I have previously talked here at the Mordi Skeptics about three fallacies of relevance:

  • Appeal to Popularity (argumentum ad popularum)
  • Appeal to Authority (argumentum ad verecundiam)
  • Argument from Personal Abuse (argumentum ad hominem)

I would now like to briefly talk about three more fallacies of relevance:

Appeal to Pity (argumentum ad misericordiam)

An Appeal to Pity tries to win acceptance by pointing out the unfortunate consequences that will otherwise fall upon the speaker and others, for whom we would then feel sorry.

P1: I am a single parent, solely responsible for the financial support of my children.

P2: If you give me this traffic ticket, I will lose my licence and be unable to drive to work.

P3: If I cannot work, my children and I will become homeless and may starve to death.

C: Therefore, you should not give me this traffic ticket.

The conclusion may be false (that is, perhaps I should be given the ticket) even if the premises are all true, so the argument is fallacious.

Appeal to Force
(argumentum ad baculum)

Turning this on its head, in the Appeal to Force, someone in a position of power threatens to bring down unfortunate consequences upon anyone who dares to disagree with a proffered proposition.  Although it is rarely developed so explicitly, a fallacy of this type might propose:

P1: If you do not agree with the Government’s position, we will cut funding for your scientific research.

P2: The Government’s position is that cattle grazing in alpine national parks reduces bushfire risk.

C: Therefore, cattle grazing in alpine national parks reduces bushfire risk.

Again, it should be clear that even if all of the premises were true, the conclusion could nevertheless be false.  Since that is possible, arguments of this form are plainly invalid.  While this might be an effective way to get you to agree (or at least to pretend to agree) with the Government’s position,[ii] it offers no grounds for believing it to be true.

Guilt by association (a type of ad hominem argument)

Guilt by Association relies upon emotively charged language to arouse feelings and prejudices that may lead an audience to accept its conclusion:

P1: As all clear-thinking residents of our fine state have already realized, opposition to cattle grazing in alpine national parks is nothing but the dangerous deluded dingo of greenie anti-farming propaganda cleverly disguised in the harmless sheep’s clothing of science.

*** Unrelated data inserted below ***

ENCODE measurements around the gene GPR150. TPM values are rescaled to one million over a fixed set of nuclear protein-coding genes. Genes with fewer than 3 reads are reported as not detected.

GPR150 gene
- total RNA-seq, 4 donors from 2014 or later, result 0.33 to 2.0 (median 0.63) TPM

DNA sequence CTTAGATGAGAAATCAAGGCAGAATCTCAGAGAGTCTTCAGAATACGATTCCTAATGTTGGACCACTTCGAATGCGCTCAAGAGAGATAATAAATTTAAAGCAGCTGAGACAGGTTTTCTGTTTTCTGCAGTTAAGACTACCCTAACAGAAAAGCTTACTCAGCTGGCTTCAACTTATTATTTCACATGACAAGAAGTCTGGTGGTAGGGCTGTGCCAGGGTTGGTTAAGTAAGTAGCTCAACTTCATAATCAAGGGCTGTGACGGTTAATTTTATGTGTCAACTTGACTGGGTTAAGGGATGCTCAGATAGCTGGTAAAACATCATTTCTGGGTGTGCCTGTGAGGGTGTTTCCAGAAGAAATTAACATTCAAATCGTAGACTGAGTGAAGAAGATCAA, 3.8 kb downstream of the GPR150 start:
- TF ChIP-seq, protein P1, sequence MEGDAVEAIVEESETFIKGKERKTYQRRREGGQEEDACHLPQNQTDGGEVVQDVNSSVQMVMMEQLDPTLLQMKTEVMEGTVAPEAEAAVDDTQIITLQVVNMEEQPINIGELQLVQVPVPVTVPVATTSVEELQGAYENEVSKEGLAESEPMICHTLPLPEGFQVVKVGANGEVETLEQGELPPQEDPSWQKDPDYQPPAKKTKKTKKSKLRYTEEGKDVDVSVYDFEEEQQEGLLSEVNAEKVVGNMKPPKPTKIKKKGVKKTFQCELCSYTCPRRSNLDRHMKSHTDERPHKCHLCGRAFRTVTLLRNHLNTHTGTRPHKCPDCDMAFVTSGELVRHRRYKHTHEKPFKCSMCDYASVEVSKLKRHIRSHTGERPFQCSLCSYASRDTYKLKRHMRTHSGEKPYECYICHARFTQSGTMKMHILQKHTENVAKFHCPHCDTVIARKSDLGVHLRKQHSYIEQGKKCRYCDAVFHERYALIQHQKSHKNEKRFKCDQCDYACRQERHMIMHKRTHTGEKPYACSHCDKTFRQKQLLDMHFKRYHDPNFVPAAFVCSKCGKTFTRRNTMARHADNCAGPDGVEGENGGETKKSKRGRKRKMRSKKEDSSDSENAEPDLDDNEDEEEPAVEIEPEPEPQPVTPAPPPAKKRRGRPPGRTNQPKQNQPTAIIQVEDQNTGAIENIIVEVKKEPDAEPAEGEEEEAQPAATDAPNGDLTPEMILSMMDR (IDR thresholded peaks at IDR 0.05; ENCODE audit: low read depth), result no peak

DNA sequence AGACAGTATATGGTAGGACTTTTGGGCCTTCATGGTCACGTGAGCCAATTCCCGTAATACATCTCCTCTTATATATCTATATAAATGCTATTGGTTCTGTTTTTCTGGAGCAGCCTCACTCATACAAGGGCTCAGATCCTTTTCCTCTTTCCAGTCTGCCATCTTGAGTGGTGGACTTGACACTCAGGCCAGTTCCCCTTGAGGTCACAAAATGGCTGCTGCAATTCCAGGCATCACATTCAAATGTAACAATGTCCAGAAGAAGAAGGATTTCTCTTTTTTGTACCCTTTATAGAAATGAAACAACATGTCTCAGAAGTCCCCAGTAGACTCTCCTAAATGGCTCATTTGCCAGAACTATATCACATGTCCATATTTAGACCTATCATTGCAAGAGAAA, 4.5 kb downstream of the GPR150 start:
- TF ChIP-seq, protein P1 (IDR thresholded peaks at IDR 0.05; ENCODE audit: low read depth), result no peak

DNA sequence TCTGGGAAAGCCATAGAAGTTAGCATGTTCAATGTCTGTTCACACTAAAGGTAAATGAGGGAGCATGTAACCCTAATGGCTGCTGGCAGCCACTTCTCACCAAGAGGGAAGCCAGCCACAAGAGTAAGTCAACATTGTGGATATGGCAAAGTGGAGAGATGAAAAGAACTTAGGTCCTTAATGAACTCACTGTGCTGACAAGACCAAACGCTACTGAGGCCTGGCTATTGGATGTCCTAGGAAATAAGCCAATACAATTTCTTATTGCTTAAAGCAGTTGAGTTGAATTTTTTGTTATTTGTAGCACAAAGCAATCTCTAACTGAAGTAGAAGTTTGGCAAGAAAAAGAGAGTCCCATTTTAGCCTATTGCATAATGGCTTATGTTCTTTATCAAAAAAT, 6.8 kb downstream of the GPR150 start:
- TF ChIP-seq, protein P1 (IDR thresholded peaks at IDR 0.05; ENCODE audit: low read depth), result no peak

C: Therefore, banning cattle grazing in alpine national parks is bad public policy.

The problem here is that although the flowery language of the premise might arouse strong feelings in many members of its intended audience, the widespread occurrence of those feelings has nothing to do with the truth of the conclusion.


[i] Most of the information on these pages has come from http://www.philosophypages.com/lg/e06a.htm, although I have devised some of my own examples of more local relevance.

[ii] Of course, public servants are required to implement lawful Government policy whether they agree with it or not; but scientists are supposed to provide independent scientific advice.

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Reasoning

Rationality may be defined as as the quality of being consistent with or using reason, which is further defined as the mental ability to draw inferences or conclusions from premises (the ‘if – then’ connection). The application of reason is known as reasoning; the main categories of which are deductive and inductive reasoning. A deductive argument with valid form and true premises is said to be sound. An inductive argument based on strong evidence is said to be cogent. It is rational to accept the conclusions of arguments that are sound or cogent, unless and until they are effectively refuted.

A fallacy is an error of reasoning resulting in a misconception or false conclusion. A fallacious argument can be deductively invalid or one that has insufficient inductive strength. A deductively invalid argument is one where the conclusion does not logically follow from the premises. That is , the conclusion can be false even if the premises are true. An example of an inductively invalid argument is a conclusion that smoking does not cause cancer based on the anecdotal evidence of only one healthy smoker.

By accident or design, fallacies may exploit emotional triggers in the listener (e.g. appeal to emotion), or take advantage of social relationships between people (e.g. argument from authority). By definition, a belief arising from a logical fallacy is contrary to reason and is therefore irrational, even though a small number of such beliefs might possibly be true by coincidence.